In the preface of The Joy Luck Club, Amy Tan warns us, ‘A mother’s advice is received by a daughter as a rejection of who she really is.’ A few pages later, she writes in one of her stories, ‘And I think that fate is shaped by half expectations, half inattention.’
Each passing moment in adulthood feels like a race against time to prove that you are not defined by the decisions taken by your parents as individuals. We view them for their failures as a parent, spouse, sibling, offspring, and merely a companion. So have I. I have resented her for her inability to speak, for letting others decide her fate and define her. Her existence acted as proof for why emancipation in all forms is vital to a girl’s life. Why must a girl learn to roll the words on her tongue that mean explicitly ‘no’, without the weight of it being alike to a profanity?
I defied her at most points and she allowed me the space to say no. Treated with the knowledge that I might have a voice of my own, there was always a place for individuality. Whether it was allowing my vehemently public disgust for orange; her favourite colour or why having pre-marital sex is not taboo. While she obviously did not agree with me on the latter straight away, we did find a middle ground that I must do it when and as I am mentally and physically prepared. We still don’t agree, don’t worry.
Having craved the freedom to live life as I pleased, I finally arrived in London. However, as I mentioned there was no one talking back to me. No sense of self to constantly question who am I or why am I wearing all black or whether I should not hastily pass judgements? I allowed myself to wallow in this void. And then Tan, in all her wisdom and glory (please accord her image a halo around her existence). She writes-
‘But somehow when you lose something you love, faith takes over. You have to pay attention to what you lost. You have to undo the expectation.’
My unrealistic expectations of being my own person came crumbling down on moments when I found myself alone. At the expense of being called a whiny child in a Lacanian world belonging to Big O, the external world around me lacked the friendly resistance that pushed me to be authentic. I reached out, at that moment, to what I had been observing since the onset of my consciousness. The symbolic backbone of all that I had shared.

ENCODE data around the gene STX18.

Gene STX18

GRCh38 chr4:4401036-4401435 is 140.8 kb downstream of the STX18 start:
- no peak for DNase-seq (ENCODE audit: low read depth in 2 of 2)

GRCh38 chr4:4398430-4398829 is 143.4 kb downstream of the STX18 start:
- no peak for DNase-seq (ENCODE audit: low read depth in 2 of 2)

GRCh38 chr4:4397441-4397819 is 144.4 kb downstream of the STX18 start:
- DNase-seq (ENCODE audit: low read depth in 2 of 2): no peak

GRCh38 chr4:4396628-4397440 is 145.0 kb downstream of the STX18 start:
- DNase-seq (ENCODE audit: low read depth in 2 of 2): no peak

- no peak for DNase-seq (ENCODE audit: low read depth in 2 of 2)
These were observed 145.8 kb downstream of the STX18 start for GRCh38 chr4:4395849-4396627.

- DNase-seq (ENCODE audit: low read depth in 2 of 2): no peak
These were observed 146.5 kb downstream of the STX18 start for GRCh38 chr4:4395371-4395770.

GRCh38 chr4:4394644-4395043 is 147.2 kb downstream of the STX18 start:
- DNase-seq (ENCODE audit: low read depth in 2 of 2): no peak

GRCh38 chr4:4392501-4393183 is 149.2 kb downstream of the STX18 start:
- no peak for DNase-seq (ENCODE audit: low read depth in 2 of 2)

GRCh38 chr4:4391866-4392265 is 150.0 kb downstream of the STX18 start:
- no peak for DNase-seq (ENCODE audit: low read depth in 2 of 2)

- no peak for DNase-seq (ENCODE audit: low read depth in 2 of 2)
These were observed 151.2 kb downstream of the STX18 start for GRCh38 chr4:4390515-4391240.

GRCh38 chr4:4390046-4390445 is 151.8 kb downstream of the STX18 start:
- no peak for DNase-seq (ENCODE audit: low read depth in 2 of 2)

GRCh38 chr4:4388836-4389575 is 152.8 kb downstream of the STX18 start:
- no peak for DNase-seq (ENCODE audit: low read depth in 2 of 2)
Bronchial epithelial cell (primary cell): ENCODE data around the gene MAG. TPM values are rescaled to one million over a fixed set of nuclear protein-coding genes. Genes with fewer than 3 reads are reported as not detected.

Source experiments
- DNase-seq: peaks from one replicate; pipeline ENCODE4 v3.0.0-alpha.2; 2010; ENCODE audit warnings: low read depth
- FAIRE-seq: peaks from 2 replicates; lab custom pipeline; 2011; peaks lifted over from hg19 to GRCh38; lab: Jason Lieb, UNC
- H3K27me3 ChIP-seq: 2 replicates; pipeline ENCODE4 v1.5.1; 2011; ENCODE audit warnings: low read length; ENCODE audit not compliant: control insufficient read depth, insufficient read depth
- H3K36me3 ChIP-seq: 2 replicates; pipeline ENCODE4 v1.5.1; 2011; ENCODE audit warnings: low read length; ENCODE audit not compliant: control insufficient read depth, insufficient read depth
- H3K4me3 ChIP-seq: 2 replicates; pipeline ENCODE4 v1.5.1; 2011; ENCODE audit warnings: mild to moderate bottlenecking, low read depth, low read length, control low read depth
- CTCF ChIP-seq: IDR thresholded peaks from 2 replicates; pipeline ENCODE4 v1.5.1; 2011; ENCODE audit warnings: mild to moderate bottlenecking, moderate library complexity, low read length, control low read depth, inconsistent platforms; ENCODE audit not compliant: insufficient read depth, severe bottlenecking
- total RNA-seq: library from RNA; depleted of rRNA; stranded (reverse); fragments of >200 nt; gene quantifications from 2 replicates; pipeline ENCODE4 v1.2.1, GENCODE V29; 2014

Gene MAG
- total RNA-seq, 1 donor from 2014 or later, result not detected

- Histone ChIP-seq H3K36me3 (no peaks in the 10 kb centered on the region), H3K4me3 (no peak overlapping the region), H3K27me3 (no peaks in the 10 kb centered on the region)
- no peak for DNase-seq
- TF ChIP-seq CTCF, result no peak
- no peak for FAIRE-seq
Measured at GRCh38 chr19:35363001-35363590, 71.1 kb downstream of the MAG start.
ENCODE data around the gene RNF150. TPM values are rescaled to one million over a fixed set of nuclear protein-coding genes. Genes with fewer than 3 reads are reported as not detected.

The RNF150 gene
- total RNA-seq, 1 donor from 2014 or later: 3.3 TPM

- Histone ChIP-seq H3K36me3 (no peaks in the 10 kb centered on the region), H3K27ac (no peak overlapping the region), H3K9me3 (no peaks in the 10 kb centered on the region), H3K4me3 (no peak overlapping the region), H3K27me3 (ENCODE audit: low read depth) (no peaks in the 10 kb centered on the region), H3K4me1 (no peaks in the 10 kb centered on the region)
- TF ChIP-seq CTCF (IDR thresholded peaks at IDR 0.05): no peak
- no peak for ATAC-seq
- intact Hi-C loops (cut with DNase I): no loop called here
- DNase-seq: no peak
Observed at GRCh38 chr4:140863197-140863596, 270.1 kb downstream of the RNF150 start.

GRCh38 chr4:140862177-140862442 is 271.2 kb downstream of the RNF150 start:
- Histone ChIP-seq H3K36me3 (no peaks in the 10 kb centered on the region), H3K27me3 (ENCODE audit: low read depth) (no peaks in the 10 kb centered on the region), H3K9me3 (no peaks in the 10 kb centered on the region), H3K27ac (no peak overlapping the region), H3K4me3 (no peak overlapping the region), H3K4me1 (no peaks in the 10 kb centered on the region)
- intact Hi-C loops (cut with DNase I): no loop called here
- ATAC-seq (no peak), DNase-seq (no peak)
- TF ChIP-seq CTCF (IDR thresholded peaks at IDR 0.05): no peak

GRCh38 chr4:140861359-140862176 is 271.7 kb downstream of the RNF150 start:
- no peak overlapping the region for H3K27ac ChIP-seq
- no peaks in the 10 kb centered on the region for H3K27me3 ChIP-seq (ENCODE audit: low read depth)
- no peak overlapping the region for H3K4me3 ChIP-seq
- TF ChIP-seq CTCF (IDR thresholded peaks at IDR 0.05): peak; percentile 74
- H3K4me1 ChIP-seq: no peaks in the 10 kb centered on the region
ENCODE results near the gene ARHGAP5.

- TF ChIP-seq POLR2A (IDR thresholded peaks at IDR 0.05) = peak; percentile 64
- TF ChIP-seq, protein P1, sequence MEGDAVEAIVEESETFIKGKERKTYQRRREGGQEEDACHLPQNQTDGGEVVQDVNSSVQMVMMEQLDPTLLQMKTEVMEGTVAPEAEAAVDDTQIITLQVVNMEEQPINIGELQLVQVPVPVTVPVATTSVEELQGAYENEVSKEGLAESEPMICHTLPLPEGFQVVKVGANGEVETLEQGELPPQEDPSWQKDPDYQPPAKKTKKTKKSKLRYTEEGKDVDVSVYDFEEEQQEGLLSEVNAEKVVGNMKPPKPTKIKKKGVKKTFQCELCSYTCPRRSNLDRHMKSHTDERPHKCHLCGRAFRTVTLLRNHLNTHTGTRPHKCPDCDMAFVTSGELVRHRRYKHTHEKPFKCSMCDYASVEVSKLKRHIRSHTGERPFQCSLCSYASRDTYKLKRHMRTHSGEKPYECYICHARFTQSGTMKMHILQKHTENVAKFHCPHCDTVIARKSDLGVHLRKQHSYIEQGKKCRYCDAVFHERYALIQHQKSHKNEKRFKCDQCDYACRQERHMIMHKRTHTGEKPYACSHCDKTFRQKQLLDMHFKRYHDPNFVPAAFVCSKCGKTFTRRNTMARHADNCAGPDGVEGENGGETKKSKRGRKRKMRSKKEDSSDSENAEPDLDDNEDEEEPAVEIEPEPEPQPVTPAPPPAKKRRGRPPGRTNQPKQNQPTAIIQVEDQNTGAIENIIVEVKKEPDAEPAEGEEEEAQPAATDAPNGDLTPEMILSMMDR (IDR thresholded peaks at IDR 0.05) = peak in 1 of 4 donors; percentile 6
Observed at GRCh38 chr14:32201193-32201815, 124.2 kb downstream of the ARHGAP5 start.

On a call recently, when we discussed the trauma that we had been through together, we did not seem to relive it. She precisely mentioned how she had slept well. How nothing keeps her awake in the night knowing I am free and unbothered by societal shackles and filial expectations unlike her. Weirdly, all these years every unpleasant memory, whether that is being deserted, abandoned, or finding myself in the middle of a fight, had stopped playing in my mind.
The way it had been for the longest time. It was as if my memory had been wiped clean but I hadn’t forgotten the lessons I had endured. There is a word in colloquial Hindi (loosely borrowed from Urdu), called ‘Yaad’.A simpler counterpart in English is the word ‘memory’ but it fails to encompass the way it must be used. ‘Yaad Rakhna’, that can be carelessly translated to make sure you remember or to sound more pretentiously poetic ‘make sure you keep that memory close’. While I had no longer any recollection of it in my conscious, it hadn’t been forgotten.
As a child, you are amused by fire and the way it burns into the air. You try to touch it and burn your hand in the process. While the scars eventually fade into the skin, the sensation is carried well into adulthood. Similarly, memory allows you to vicariously live through each other. Though they leave no traces behind, you know better to not play with it. After we were done talking, I realised the more I wanted to be asimilar, the stronger the realisation grew that I am indeed a piece of her.